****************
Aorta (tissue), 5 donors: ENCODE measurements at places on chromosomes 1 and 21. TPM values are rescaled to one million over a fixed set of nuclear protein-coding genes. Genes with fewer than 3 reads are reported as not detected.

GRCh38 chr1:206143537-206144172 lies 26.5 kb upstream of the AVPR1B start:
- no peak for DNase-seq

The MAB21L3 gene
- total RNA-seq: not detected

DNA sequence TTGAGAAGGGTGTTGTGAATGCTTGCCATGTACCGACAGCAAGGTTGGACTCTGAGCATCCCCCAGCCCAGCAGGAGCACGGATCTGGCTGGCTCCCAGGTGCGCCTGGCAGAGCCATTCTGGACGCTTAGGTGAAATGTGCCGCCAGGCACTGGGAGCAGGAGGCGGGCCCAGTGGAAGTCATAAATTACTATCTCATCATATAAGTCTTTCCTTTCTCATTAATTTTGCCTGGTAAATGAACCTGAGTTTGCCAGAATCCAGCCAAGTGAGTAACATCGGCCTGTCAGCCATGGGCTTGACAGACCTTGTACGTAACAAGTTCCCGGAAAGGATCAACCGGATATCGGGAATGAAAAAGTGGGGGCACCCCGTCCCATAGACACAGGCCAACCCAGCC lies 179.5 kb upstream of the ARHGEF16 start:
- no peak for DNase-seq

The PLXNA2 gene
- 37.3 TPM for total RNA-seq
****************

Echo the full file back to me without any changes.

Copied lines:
Aorta (tissue), 5 donors: ENCODE measurements at places on chromosomes 1 and 21. TPM values are rescaled to one million over a fixed set of nuclear protein-coding genes. Genes with fewer than 3 reads are reported as not detected.

GRCh38 chr1:206143537-206144172 lies 26.5 kb upstream of the AVPR1B start:
- no peak for DNase-seq

The MAB21L3 gene
- total RNA-seq: not detected

DNA sequence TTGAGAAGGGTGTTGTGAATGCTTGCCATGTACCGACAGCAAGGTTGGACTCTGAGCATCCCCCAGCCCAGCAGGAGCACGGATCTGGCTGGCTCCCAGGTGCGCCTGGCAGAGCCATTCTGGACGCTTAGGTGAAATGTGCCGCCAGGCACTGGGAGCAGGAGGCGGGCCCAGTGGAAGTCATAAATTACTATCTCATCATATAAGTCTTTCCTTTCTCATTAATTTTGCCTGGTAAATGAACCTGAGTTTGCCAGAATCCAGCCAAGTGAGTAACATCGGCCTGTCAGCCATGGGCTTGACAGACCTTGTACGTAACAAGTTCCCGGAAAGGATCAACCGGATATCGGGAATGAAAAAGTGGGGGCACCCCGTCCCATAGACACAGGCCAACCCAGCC lies 179.5 kb upstream of the ARHGEF16 start:
- no peak for DNase-seq

The PLXNA2 gene
- 37.3 TPM for total RNA-seq